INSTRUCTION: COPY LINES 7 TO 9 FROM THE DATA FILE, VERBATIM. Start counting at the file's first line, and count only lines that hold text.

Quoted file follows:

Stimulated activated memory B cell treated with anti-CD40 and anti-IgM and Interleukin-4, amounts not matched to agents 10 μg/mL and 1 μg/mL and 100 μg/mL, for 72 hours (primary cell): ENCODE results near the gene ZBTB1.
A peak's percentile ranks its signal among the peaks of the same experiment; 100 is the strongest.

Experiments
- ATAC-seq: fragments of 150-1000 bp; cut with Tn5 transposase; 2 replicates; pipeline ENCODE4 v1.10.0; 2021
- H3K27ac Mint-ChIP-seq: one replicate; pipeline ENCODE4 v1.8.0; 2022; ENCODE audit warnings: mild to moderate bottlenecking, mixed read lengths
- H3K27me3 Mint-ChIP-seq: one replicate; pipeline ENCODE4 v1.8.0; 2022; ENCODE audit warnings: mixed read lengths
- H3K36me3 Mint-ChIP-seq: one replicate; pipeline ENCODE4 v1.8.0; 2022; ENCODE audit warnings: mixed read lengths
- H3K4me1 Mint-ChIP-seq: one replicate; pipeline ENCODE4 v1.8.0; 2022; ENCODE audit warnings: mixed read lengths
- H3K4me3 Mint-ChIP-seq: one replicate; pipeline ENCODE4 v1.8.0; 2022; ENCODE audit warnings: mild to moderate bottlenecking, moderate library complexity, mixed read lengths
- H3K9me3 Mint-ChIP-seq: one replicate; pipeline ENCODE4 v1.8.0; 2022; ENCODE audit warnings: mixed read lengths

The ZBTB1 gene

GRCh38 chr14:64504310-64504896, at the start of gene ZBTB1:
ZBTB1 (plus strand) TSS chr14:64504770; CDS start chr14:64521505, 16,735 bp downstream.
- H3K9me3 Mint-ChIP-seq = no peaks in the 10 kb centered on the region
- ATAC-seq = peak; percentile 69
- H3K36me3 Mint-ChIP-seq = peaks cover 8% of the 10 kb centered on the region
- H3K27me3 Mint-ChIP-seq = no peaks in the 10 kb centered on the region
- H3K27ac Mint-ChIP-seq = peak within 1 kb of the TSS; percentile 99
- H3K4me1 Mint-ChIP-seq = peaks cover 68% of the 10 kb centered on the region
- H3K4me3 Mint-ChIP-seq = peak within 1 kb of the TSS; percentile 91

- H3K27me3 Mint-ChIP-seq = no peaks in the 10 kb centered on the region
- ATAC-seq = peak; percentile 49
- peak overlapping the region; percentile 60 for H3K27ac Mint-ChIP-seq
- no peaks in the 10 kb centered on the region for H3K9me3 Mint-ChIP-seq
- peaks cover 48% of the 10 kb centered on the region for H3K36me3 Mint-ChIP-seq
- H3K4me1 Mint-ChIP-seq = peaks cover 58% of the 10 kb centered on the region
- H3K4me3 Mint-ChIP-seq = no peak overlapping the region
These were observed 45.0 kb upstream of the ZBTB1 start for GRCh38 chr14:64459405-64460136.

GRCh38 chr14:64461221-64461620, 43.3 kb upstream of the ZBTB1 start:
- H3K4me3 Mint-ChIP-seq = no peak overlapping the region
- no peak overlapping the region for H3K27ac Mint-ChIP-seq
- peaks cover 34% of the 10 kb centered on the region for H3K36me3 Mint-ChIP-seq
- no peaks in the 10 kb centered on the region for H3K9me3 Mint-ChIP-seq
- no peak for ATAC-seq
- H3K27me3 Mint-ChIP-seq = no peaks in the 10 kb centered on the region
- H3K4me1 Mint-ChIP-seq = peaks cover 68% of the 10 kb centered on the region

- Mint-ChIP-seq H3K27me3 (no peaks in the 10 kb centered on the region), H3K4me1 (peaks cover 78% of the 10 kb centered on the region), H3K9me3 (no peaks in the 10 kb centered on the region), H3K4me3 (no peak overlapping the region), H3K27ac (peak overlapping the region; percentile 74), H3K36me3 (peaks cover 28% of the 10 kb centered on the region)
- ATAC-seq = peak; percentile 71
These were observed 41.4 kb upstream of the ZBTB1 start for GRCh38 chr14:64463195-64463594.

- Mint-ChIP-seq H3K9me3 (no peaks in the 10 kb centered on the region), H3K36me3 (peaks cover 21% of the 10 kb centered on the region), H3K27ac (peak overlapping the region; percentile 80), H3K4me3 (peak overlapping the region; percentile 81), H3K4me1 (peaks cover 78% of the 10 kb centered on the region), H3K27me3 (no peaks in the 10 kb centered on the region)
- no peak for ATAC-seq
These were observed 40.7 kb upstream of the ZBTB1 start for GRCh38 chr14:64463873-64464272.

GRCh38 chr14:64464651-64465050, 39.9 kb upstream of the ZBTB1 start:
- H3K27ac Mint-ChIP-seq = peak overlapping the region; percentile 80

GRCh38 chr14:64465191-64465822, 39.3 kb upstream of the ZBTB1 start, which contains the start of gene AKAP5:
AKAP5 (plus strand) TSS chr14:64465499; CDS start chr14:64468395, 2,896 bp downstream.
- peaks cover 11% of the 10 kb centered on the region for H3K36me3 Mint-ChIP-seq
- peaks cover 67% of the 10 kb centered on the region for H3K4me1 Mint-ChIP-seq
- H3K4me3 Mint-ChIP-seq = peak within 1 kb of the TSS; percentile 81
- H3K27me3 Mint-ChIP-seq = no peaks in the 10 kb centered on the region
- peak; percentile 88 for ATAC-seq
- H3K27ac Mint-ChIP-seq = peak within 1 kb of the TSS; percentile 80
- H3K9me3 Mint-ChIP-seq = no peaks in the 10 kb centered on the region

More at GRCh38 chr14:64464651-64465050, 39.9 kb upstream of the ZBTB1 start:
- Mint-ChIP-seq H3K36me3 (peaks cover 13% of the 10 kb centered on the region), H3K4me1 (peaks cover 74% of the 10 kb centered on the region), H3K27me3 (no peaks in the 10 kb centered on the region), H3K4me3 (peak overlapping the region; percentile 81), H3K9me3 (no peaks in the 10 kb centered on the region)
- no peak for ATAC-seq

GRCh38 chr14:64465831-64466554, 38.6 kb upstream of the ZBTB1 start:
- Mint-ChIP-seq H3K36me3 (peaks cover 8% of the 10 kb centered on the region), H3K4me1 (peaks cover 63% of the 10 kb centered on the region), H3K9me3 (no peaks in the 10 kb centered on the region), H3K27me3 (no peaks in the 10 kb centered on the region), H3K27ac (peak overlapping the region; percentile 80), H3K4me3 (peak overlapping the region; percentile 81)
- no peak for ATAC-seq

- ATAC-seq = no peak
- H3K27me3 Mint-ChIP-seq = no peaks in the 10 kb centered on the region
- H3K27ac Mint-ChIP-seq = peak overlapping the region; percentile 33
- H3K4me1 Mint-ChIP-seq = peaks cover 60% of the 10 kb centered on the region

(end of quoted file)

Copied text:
- H3K36me3 Mint-ChIP-seq: one replicate; pipeline ENCODE4 v1.8.0; 2022; ENCODE audit warnings: mixed read lengths
- H3K4me1 Mint-ChIP-seq: one replicate; pipeline ENCODE4 v1.8.0; 2022; ENCODE audit warnings: mixed read lengths
- H3K4me3 Mint-ChIP-seq: one replicate; pipeline ENCODE4 v1.8.0; 2022; ENCODE audit warnings: mild to moderate bottlenecking, moderate library complexity, mixed read lengths